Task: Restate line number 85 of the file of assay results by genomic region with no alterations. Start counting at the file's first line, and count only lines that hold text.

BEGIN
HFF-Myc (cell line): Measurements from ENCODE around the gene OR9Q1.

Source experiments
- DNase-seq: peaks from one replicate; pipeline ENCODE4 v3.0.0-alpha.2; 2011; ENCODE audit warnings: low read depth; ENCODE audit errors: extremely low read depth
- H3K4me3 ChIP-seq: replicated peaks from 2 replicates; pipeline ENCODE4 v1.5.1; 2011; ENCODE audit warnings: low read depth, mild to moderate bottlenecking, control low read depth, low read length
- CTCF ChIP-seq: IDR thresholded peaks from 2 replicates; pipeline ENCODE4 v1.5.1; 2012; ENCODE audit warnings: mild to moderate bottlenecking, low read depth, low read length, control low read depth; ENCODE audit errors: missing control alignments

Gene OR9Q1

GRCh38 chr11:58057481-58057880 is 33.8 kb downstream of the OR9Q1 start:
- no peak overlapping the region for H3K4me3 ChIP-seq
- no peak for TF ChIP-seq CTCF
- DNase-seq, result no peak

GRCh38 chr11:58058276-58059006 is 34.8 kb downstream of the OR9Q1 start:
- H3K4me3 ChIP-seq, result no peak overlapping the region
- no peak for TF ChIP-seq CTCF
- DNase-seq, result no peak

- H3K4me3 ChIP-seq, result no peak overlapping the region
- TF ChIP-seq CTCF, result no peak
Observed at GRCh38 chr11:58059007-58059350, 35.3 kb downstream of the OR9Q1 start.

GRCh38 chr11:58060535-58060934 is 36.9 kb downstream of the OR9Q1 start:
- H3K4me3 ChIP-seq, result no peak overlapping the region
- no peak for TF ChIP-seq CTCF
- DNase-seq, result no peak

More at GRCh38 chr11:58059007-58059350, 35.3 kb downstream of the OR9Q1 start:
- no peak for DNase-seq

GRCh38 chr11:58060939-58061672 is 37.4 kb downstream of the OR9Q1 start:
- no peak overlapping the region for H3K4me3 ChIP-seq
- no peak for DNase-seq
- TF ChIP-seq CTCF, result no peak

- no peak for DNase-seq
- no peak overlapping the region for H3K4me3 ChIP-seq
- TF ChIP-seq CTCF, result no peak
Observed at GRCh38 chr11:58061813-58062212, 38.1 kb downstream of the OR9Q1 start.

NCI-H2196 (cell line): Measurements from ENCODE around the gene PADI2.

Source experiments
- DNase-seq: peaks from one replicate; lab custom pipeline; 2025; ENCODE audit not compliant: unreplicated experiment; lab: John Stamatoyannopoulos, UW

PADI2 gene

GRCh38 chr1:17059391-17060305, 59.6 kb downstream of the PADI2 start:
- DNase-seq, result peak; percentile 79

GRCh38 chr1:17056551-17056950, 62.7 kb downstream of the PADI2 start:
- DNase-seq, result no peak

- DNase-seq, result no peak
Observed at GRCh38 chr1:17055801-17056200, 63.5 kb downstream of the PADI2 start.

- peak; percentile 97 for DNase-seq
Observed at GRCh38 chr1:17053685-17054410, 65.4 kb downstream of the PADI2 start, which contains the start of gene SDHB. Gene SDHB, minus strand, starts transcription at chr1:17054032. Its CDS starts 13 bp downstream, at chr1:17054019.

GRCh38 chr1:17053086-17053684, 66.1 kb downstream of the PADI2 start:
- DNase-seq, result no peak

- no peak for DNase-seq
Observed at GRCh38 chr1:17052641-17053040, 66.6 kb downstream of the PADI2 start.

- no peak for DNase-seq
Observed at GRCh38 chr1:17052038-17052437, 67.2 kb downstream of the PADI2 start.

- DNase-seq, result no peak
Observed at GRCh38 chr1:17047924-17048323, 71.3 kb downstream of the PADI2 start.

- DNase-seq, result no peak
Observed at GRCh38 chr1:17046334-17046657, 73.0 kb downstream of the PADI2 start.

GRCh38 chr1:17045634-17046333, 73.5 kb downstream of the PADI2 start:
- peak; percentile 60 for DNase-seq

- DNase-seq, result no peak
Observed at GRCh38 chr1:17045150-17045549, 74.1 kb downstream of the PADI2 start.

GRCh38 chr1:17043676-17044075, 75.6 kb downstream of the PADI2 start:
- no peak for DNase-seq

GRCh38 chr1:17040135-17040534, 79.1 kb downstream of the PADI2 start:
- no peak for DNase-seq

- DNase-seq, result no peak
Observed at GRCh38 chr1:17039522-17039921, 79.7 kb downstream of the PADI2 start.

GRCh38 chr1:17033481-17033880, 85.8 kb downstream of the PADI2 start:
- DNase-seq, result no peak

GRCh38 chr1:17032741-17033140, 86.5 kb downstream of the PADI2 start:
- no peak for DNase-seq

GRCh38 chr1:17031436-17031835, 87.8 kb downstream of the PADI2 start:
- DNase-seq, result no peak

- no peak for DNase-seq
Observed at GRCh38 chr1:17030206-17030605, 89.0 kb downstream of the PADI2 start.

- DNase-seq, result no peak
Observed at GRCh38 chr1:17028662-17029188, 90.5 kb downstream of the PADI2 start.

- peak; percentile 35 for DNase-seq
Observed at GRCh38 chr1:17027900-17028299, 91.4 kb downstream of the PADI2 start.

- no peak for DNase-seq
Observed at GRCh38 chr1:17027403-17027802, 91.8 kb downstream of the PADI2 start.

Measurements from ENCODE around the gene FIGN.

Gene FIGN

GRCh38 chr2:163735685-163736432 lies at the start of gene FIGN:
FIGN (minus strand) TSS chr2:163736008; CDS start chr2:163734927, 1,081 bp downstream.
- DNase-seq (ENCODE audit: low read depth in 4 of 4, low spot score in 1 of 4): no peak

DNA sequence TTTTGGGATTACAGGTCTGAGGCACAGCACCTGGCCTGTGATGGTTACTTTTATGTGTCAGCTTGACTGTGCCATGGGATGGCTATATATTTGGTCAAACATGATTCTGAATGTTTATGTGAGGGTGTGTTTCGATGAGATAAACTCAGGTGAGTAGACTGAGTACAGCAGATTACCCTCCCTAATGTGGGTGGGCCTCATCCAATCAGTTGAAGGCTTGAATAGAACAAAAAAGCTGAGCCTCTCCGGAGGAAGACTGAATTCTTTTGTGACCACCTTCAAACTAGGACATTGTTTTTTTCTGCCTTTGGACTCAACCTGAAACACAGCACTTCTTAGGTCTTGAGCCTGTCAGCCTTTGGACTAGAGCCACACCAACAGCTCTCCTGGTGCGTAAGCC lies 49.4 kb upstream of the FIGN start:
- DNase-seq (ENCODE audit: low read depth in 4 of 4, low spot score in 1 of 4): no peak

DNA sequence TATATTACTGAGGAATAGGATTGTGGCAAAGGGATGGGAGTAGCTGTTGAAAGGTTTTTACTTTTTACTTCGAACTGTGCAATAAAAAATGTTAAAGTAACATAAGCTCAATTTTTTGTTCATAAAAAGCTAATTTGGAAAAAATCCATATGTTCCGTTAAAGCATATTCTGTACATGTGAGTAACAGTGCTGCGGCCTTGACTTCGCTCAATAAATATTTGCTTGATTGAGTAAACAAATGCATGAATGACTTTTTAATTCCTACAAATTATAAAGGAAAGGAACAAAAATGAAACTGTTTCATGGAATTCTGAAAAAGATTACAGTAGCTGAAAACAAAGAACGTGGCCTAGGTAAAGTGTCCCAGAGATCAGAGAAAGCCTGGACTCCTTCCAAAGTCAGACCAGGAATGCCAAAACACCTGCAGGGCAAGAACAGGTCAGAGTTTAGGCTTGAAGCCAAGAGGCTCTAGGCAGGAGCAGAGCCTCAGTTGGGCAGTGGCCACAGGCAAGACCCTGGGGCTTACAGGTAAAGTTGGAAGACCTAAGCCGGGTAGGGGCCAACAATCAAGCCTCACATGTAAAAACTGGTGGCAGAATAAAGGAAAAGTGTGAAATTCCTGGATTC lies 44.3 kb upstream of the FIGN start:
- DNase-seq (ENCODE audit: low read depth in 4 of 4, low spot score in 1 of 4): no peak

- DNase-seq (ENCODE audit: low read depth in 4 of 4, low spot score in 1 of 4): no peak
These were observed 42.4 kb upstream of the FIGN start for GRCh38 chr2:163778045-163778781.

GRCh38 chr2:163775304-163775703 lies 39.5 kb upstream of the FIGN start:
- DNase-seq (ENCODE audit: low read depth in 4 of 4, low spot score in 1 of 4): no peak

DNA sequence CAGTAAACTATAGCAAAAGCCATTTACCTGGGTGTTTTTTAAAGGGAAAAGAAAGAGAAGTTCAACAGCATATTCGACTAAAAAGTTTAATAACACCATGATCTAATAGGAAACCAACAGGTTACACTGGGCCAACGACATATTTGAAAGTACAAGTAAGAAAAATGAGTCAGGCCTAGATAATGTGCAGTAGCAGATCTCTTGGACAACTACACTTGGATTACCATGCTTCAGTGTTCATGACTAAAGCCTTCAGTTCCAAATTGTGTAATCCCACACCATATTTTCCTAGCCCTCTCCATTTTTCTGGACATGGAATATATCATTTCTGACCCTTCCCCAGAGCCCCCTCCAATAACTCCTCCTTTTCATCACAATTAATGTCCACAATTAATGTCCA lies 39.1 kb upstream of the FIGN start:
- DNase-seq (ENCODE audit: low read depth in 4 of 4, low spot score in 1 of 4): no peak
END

DNA sequence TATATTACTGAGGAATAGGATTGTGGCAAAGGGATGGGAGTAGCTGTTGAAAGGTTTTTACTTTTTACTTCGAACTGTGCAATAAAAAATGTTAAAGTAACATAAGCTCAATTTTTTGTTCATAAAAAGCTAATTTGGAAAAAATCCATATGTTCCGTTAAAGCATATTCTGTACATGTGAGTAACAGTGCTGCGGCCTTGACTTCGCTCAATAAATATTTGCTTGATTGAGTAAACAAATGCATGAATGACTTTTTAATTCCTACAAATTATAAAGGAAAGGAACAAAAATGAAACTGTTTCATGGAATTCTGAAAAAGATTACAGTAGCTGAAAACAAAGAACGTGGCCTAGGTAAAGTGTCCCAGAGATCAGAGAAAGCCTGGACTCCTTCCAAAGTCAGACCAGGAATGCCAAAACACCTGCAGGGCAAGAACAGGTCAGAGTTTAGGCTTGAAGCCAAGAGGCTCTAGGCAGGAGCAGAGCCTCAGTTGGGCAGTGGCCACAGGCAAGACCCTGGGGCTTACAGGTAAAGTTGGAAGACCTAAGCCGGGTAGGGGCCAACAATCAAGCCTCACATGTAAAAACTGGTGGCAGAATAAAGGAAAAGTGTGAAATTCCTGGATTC lies 44.3 kb upstream of the FIGN start: